# General Relativity: An Introduction for Physicists (Google eBook)

Cambridge University Press, Feb 2, 2006 - Science
General Relativity: An Introduction for Physicists provides a clear mathematical introduction to Einstein's theory of general relativity. It presents a wide range of applications of the theory, concentrating on its physical consequences. After reviewing the basic concepts, the authors present a clear and intuitive discussion of the mathematical background, including the necessary tools of tensor calculus and differential geometry. These tools are then used to develop the topic of special relativity and to discuss electromagnetism in Minkowski spacetime. Gravitation as spacetime curvature is then introduced and the field equations of general relativity derived. After applying the theory to a wide range of physical situations, the book concludes with a brief discussion of classical field theory and the derivation of general relativity from a variational principle. Written for advanced undergraduate and graduate students, this approachable textbook contains over 300 exercises to illuminate and extend the discussion in the text.

### What people are saying -Write a review

#### User ratings

5 stars
 4
4 stars
 0
3 stars
 1
2 stars
 0
1 star
 0

User Review - Flag as inappropriate

### Contents

 Section 1 12 Section 2 26 Section 3 53 Section 4 92 Section 5 111 Section 6 135 Section 7 147 Section 8 150
 Section 13 273 Section 14 288 Section 15 310 Section 16 346 Section 17 347 Section 18 355 Section 19 386 Section 20 428

 Section 9 176 Section 10 196 Section 11 230 Section 12 248
 Section 21 441 Section 22 467 Section 23 498 Section 24 524

### Popular passages

Page 23 - For if the magnet is in motion and the conductor at rest, there arises in the neighbourhood of the magnet an electric field with a certain definite energy, producing a current at the places where parts of the conductor are situated. But if the magnet is stationary and the conductor in motion, no electric field arises in the neighbourhood of the magnet. In the conductor, however, we find an electromotive force, to which in itself there is no corresponding energy, but which gives rise — assuming...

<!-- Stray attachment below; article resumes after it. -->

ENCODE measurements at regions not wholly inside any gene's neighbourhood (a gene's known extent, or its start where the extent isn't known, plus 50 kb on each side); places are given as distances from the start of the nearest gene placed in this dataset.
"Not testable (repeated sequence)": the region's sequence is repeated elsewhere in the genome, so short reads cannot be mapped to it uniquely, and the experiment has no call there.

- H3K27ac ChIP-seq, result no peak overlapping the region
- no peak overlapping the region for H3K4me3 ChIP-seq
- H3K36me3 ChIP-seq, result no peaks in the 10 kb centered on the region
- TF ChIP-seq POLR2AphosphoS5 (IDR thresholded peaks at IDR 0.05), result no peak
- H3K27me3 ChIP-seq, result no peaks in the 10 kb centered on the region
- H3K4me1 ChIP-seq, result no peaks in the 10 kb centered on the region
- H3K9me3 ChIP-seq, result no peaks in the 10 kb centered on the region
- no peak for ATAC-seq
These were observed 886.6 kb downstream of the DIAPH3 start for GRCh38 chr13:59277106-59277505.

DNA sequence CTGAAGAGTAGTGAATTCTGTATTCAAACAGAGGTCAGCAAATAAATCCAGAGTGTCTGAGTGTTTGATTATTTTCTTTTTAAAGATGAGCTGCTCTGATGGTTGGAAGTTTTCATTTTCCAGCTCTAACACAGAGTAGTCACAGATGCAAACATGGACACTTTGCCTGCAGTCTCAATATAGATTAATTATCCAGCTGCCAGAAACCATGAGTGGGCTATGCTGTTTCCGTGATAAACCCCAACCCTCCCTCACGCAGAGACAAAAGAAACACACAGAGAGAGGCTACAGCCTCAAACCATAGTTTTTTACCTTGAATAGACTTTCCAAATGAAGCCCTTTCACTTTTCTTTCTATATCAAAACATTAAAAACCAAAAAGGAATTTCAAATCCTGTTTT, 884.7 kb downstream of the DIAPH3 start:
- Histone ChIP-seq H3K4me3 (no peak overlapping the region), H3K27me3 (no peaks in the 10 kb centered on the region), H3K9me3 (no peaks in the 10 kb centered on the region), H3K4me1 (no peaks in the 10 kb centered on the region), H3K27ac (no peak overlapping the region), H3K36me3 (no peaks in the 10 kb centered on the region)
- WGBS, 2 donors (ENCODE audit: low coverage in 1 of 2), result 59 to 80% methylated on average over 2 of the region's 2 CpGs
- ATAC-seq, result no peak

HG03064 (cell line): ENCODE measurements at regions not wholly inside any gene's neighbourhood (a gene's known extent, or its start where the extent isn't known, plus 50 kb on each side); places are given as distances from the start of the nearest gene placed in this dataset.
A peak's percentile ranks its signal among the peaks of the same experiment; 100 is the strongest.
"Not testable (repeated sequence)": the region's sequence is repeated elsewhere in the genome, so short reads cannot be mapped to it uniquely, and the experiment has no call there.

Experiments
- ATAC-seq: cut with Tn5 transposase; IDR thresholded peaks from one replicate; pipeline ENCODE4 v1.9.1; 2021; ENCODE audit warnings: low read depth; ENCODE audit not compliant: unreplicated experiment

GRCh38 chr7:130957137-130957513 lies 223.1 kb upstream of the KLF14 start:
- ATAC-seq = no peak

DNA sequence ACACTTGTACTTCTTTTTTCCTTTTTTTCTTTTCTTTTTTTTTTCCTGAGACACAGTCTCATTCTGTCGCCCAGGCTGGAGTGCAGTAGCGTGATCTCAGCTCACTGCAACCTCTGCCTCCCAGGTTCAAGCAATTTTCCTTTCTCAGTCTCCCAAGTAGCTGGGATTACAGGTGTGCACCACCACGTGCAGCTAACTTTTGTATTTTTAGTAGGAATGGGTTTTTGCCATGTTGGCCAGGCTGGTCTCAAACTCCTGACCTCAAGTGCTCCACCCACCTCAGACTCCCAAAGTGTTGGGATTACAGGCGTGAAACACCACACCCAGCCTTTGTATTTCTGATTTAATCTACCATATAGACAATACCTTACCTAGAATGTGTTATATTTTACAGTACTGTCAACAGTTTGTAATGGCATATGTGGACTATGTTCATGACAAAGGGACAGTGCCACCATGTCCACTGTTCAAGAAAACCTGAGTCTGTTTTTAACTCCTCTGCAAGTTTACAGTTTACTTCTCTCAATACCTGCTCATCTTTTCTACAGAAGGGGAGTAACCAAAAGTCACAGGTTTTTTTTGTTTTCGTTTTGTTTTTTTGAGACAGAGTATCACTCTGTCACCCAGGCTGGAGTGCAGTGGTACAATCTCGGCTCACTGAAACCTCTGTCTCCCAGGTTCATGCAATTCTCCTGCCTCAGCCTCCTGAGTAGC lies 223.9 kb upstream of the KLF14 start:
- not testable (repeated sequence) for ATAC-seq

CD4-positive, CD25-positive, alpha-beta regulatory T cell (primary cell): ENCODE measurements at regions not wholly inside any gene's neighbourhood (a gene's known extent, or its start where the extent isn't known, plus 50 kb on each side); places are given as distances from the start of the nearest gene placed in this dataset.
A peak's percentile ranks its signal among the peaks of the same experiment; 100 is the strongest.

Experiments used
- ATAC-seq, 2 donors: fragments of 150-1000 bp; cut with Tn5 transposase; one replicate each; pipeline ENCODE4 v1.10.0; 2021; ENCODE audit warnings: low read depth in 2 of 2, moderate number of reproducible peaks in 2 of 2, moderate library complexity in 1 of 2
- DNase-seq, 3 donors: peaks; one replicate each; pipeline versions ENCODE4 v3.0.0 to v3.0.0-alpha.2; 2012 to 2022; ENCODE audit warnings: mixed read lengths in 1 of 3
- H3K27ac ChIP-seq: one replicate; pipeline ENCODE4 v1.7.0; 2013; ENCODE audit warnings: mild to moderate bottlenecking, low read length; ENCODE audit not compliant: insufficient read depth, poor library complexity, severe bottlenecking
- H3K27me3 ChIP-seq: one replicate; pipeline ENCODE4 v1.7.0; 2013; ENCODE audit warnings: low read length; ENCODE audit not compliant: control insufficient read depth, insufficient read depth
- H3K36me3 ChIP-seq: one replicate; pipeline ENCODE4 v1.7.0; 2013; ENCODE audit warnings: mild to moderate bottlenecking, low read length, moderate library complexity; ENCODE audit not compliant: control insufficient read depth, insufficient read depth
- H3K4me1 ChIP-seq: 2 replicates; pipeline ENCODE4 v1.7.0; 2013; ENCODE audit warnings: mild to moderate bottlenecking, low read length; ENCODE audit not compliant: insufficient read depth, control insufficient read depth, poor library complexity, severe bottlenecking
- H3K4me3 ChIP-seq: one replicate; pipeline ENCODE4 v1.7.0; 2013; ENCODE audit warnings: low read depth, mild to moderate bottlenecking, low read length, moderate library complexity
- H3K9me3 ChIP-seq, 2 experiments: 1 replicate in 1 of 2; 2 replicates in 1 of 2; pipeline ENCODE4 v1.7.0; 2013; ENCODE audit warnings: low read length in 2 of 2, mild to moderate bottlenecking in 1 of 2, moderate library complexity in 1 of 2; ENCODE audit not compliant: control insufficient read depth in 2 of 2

Page 23 - ... draws a sharp distinction between the two cases in which either the one or the other of these bodies is in motion. For if the magnet is in motion and the conductor at rest, there arises in the neighborhood of the magnet an electric field with a certain definite energy, producing a current at the places where parts of the conductor are situated. But if the magnet is stationary and the conductor in motion, no electric field arises in the neighborhood of the magnet. In the conductor, however...
Page 23 - It is known that Maxwell's electrodynamics — as usually understood at the present time — when applied to moving bodies, leads to assymmetries which do not appear to be inherent in the phenomena. Take for example the reciprocal electrodynamic action of a magnet and a conductor. The observable phenomenon here depends only on the relative motion of the conductor and the magnet ; whereas the customary view draws a sharp distinction...